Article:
This html article is produced from an uncorrected text file through optical character recognition. Prior to 1940 articles all text has been corrected, but from 1940 to the present most still remain uncorrected. Artifacts of the scans are misspellings, out-of-context footnotes and sidebars, and other inconsistencies. Adjacent to each text file is a PDF of the article, which accurately and fully conveys the content as it appeared in the issue. The uncorrected text files have been included to enhance the searchability of our content, on our site and in search engines, for our membership, the research community and media organizations. We are working now to provide clean text files for the entire collection.
Leadership for the Man-at-Arms
By Ensign Jamie L. Smith, U. S. Navy
The ultimate vindication for mili' tary leadership has always been expressed in terms of lives saved and lives lost. In the course of history. only the tools of warfare have changed; men still remain behind the weapons. So leadership has always been the crucial factor deciding life and death.
To lead, one must first understand the conditions of leadership in social, moral, and psychological terms as well as in military function. But to succeed one must also be able to combine these factors with an understanding of the immediate situation and make * decision which is correct. In war, the final proving ground, mistakes are costly and second chances rare.
The profession of arms is a unique duty, for its final purpose does not change regardless of attempts to obscure the reality of the job. The military man must resign himself to the grim realities of death and destruction. It is hoped that as few 0s possible will die. It is the combination of one’s own cunning, force, and determination which attempts to overwhelm and destroy the enemy. If yo0 are good enough to win, you prove that you can bind those skills togethe( successfully, with the indispensable quality of leadership.
There was a time, when strategies were simpler and all combatants used similar ones, when leadership mean1 courage, because battles were decided by hand-to-hand combat. But these are the days of push-button death, where it is possible never to see the enemy with whom one is dueling Therefore the necessary means of lead' ership have changed significantly' Courage is still important, and it al' ways will be as the foundation of one5 ability to lead, but the requirements of modern warfare dictate other qual' ities as well. Skill and training become the decisive factors, held t°" gether by courage that takes a ne^ form: logic and order displayed by 9 calm, competent leader. If you can se£ the enemy, then even though you fe‘lt him you can come to grips with the necessity of putting yourself on the f,(' ing line; but if you never see him, yol)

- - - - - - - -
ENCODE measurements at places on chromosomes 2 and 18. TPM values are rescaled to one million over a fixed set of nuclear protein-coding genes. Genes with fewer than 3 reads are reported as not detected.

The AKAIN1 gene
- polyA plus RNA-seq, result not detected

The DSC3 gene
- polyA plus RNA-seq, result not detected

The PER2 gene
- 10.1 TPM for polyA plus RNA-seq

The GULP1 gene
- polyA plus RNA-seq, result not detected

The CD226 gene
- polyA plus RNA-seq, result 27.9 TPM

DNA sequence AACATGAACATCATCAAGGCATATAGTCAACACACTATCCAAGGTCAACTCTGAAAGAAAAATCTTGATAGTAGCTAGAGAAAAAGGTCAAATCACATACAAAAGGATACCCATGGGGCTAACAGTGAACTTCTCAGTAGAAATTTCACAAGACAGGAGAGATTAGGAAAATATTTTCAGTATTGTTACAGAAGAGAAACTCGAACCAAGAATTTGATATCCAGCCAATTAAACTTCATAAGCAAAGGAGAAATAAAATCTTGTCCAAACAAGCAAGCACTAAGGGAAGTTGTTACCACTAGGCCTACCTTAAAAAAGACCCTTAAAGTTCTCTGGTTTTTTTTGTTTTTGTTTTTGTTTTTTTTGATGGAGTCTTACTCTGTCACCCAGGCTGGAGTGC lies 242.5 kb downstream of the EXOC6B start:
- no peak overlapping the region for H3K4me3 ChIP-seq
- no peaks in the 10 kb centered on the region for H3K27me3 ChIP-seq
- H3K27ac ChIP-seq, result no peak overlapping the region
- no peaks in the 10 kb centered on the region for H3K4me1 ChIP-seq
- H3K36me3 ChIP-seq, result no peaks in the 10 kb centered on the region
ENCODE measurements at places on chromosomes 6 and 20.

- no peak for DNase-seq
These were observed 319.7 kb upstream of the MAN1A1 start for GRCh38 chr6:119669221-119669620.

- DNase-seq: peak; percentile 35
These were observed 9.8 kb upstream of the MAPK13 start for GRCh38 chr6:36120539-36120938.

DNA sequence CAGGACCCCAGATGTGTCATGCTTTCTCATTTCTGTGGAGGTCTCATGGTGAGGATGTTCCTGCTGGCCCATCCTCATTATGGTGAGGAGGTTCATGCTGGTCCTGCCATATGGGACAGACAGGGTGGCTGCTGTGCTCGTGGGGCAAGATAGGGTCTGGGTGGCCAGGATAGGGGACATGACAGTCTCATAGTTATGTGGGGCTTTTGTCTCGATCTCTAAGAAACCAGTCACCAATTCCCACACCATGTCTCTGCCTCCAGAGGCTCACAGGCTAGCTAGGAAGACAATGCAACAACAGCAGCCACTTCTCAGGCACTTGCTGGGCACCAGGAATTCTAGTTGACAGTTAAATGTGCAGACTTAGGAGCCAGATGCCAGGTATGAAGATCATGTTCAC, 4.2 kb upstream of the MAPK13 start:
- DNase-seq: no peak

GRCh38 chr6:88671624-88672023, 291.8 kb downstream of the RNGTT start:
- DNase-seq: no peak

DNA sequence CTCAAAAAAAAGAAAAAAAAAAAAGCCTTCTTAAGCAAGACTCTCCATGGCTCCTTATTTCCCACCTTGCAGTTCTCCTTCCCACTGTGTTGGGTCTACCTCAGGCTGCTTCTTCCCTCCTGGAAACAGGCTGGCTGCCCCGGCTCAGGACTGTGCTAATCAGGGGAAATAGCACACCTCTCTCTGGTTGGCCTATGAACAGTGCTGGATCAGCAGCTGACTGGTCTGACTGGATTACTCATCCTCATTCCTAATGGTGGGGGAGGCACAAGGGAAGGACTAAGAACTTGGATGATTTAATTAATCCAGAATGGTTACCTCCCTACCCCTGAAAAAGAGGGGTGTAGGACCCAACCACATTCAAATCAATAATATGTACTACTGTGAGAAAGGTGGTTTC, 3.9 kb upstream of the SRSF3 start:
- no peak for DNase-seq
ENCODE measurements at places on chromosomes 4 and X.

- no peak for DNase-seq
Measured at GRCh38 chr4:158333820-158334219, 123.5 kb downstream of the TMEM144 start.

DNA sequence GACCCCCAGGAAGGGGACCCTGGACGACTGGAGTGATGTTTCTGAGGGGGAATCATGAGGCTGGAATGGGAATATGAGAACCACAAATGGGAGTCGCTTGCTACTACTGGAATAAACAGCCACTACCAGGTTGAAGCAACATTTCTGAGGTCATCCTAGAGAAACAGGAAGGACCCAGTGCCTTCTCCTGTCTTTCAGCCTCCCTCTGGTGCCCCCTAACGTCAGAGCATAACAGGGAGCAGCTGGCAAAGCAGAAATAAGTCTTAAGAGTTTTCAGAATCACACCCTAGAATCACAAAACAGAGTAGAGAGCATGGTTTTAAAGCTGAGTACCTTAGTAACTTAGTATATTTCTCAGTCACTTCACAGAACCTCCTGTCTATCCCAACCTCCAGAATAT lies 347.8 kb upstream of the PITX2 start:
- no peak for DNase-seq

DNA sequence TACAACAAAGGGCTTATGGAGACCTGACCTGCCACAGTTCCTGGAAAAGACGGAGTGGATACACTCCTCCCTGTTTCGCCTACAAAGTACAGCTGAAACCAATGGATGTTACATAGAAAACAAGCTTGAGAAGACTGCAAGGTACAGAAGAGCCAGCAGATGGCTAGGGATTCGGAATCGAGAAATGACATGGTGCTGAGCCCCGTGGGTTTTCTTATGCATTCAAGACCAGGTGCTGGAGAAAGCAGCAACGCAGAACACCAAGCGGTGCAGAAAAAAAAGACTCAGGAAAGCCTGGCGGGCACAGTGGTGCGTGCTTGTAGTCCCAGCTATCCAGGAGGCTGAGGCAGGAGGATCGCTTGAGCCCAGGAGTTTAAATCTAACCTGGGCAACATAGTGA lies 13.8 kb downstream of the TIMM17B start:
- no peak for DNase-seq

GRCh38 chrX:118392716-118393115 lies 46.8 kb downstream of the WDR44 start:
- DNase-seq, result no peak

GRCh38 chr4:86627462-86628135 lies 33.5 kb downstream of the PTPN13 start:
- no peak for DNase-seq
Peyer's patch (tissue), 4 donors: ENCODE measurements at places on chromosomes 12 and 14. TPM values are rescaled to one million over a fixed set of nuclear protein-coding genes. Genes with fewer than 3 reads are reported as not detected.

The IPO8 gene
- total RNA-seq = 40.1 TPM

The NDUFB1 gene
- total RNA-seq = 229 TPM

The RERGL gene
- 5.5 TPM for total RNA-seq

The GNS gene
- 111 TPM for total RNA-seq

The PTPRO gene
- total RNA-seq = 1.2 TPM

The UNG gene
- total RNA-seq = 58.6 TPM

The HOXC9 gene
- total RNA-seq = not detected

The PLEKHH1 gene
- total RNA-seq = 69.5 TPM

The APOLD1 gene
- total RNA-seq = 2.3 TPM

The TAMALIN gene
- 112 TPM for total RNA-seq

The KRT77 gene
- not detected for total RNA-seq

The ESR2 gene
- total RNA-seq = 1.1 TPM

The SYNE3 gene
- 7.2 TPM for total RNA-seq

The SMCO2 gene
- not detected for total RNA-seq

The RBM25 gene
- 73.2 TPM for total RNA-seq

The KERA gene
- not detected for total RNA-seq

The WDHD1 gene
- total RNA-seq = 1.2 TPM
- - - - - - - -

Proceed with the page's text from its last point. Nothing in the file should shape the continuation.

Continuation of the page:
Proceedings / January 1
must be ready to deal with forces you can direct but not control. Leadership now more than ever is a matter of professionalism.
Ust be an organizer, who is efficient en°ugh to satisfy society, and underStands situations in terms of individUals and their limitations.
“ecause society is not going to °Ver'y concern itself with the means to accomplish an objective, the ®ader himself must be concerned, and ls leads to moral leadership. If social • a(aership is a position of responsibil- Jjy> then moral leadership is a position . trust. Suddenly leadership is not lUst a matter of objectives pursuant to Pecifications, but individuals whose apabilities must be taken into consid-
°ne hopelessly botched.
From a social point of view, leader- ^hip is a matter of responsibility con- erred upon someone for the purpose °f accomplishing the objectives of the group. This is the broadest definition °f leadership and implies a primary concern for results rather than means.
nis is leadership in its most basic terms—a means of task accomplishment. Anyone accepting a position of eadership from society, whether it be ln the form of a commission, appointment, election, or other means, should remember that receiving responsibility does not necessarily mean chat authority will automatically come Wlth it. A man may be responsible for getting a job done in a specified time Period, but that does not mean the authority to change the procedure to do e job in the most effective manner ttnll be included. Herein are the be- 8‘nnings of initiative and resourcefulness, which mark a leader—one who